​Dentist Digest Monthly: Tooth Care During Pregnancy

Pregnancy is an amazing time, but it can also come with its share of challenges. When you have to have dental work done, it is important that all treatments are conducted with that pregnancy in mind. Aiming for reducing dental complications is also crucial, as any work can come with an increased risk of infection.

Here are some things you should know about caring for teeth during the months of pregnancy.

Pregnancy May Lead To Increased Dental Issues

When you are pregnant, a number of hormones are released into the body and remain there, at varying levels, until a few months post-partum. These hormones change the way the mouth responds to and fights plaque, one of the more dangerous threats to gum and tooth health.

Decaying teeth, receding gums and even gum disease risks are higher in pregnant women as a result of this fact. Some women may experience bleeding gums when brushing/flossing, or even pain and swelling in the mouth.

Dental Work May Be Done, But Is Not Recommended

Because of the increased risk of infection, any dental work beyond simple cleaning is not recommended until after the birth. However, emergency treatments can still be conducted. Your dentist will take special care to ensure all procedures combat against possible infection, including the potential use of preemptive antibiotics during recovery.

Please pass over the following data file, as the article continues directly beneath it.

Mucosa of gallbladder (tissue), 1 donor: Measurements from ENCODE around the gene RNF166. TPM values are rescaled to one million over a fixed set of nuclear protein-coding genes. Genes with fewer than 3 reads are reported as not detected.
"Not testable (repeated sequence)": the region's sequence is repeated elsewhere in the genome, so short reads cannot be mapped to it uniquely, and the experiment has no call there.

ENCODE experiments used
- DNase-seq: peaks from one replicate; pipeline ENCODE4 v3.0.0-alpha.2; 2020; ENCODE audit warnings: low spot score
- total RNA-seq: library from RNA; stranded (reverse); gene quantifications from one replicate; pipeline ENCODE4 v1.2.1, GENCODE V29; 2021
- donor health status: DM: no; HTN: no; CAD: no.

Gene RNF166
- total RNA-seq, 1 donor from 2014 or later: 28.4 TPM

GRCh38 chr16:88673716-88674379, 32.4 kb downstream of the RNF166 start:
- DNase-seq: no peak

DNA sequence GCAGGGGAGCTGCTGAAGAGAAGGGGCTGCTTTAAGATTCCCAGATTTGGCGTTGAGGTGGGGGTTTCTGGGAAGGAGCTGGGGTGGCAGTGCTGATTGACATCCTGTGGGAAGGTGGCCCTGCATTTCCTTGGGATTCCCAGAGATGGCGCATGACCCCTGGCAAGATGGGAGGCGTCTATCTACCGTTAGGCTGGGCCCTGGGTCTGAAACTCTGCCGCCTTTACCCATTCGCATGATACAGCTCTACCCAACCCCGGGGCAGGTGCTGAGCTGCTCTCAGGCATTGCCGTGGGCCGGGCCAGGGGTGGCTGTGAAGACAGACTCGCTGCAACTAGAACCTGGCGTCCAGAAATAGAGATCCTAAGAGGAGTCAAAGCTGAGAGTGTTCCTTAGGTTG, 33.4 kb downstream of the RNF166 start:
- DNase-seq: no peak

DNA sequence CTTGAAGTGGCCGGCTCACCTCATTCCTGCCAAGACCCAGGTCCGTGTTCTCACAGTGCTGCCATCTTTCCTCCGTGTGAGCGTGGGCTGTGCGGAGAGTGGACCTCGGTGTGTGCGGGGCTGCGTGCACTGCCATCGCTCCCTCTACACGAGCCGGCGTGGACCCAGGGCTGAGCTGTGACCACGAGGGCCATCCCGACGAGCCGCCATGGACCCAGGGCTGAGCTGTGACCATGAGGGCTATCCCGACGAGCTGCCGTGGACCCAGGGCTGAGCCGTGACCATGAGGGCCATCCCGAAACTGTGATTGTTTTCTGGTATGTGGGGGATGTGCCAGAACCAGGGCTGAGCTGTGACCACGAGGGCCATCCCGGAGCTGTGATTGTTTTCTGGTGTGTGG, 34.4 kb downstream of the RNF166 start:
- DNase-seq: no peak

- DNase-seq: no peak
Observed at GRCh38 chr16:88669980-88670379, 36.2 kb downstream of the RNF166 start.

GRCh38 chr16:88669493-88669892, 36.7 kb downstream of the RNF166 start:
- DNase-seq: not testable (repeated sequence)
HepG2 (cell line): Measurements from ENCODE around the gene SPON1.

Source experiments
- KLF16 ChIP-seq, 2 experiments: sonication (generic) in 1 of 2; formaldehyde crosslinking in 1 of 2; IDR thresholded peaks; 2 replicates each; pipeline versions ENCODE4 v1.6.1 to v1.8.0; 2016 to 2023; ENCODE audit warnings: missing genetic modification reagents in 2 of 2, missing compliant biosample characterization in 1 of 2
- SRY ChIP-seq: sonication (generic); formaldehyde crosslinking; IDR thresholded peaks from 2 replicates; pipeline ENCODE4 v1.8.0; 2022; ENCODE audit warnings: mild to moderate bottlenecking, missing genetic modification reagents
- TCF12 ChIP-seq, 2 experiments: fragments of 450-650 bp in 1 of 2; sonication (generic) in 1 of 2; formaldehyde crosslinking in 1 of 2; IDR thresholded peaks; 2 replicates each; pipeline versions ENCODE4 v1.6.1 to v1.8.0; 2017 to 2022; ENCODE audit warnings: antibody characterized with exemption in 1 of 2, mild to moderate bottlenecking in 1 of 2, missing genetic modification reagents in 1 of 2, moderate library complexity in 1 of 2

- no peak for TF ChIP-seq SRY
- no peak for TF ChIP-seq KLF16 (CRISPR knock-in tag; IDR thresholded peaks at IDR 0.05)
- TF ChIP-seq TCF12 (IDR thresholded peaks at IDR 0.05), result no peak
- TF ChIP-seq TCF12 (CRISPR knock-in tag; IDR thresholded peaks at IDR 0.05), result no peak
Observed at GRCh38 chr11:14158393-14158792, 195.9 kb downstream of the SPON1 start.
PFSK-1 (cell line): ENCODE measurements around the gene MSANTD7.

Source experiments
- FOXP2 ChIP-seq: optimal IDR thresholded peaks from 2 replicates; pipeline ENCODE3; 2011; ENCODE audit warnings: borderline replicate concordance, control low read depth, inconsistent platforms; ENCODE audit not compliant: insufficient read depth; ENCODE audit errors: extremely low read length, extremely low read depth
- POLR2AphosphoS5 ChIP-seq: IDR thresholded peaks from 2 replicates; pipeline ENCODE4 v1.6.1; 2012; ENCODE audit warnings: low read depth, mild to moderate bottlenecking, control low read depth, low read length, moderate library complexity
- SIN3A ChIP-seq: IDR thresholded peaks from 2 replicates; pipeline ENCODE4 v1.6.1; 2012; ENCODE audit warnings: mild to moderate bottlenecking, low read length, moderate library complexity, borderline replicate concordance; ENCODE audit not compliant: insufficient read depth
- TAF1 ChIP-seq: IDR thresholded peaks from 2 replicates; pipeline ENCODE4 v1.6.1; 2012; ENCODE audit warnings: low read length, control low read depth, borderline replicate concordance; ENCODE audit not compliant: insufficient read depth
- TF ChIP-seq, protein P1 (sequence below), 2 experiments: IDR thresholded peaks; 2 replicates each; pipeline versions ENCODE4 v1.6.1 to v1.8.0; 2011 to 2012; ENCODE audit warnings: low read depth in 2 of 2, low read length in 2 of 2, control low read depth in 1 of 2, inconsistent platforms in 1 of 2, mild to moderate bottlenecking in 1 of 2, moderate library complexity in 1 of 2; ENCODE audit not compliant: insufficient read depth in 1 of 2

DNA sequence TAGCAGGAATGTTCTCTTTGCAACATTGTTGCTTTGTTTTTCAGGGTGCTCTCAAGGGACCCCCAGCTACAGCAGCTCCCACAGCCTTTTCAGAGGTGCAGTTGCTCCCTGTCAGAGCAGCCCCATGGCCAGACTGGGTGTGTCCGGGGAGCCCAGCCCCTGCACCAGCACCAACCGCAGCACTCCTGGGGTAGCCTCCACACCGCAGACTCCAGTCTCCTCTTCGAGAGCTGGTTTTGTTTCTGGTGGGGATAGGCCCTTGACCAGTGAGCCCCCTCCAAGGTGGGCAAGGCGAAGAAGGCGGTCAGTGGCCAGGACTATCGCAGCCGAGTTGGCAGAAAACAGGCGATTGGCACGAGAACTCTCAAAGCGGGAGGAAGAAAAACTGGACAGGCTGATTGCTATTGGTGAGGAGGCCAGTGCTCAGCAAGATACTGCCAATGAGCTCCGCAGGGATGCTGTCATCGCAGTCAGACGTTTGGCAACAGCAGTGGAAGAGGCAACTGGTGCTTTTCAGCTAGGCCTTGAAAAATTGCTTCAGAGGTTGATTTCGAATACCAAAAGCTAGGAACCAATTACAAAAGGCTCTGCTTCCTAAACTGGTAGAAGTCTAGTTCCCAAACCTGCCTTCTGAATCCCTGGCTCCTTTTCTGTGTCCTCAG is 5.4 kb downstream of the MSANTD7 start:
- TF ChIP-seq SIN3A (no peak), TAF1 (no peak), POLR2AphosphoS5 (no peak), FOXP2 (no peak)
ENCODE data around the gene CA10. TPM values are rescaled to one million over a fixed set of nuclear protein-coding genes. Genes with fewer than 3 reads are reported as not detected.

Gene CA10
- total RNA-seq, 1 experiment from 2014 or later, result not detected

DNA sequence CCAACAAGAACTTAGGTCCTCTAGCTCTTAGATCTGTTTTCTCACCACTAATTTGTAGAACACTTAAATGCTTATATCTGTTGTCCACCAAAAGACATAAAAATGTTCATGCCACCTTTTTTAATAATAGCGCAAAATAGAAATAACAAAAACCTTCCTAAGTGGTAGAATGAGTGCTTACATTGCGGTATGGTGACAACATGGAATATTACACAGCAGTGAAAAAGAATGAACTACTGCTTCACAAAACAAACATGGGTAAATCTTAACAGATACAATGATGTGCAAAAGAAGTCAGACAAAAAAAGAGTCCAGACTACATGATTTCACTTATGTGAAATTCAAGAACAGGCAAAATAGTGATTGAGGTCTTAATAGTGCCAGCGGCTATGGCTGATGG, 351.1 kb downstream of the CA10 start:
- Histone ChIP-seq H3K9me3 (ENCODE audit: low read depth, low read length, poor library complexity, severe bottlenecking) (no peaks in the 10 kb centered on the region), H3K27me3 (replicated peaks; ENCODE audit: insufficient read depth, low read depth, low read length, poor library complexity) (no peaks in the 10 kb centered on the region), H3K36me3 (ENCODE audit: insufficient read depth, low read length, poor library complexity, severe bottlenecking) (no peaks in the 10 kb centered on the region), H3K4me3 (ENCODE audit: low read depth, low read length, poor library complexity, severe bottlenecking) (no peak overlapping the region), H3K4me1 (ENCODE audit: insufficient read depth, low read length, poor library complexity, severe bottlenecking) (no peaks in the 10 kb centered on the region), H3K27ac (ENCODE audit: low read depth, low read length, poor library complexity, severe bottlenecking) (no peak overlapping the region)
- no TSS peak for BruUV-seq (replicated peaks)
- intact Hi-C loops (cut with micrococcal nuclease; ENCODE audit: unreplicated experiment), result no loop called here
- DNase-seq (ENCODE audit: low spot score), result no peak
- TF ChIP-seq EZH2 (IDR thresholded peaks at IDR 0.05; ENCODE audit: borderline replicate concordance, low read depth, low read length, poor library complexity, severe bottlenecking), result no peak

All of this is usually done during the first two trimesters. During the third trimester, outlying factors may impact the ability to work on teeth. Those factors include the woman’s ability to lay back in one spot for an increased amount of time, the type of local anesthetic that has to be used, or the need for painkillers following treatment.

Prevention Is The Best Course Of Action

The best thing a woman can do during pregnancy is to care for her dental hygiene diligently, to reduce the potential need for work before or after birth. Some tips are:

  • Wash out the mouth with water, then with mouthwash, following pregnancy related vomiting. Toothbrushing should be postponed between 20 and 60 minutes, but should be conducted within that frame.
  • Use a soft bristled toothbrush to protect against damage to the enamel.
  • Brush along the gumline each time the teeth are cleaned. If the gums are swollen, sensitive or bleeding, some toothpaste on a clean finger may be used to gently cleanse the gumline instead.
  • Increase calcium intake to replenish the nutrients lost to the fetus during pregnancy.

For more information, visit Bridgecreek Dental.

Share This:


Speak Your Mind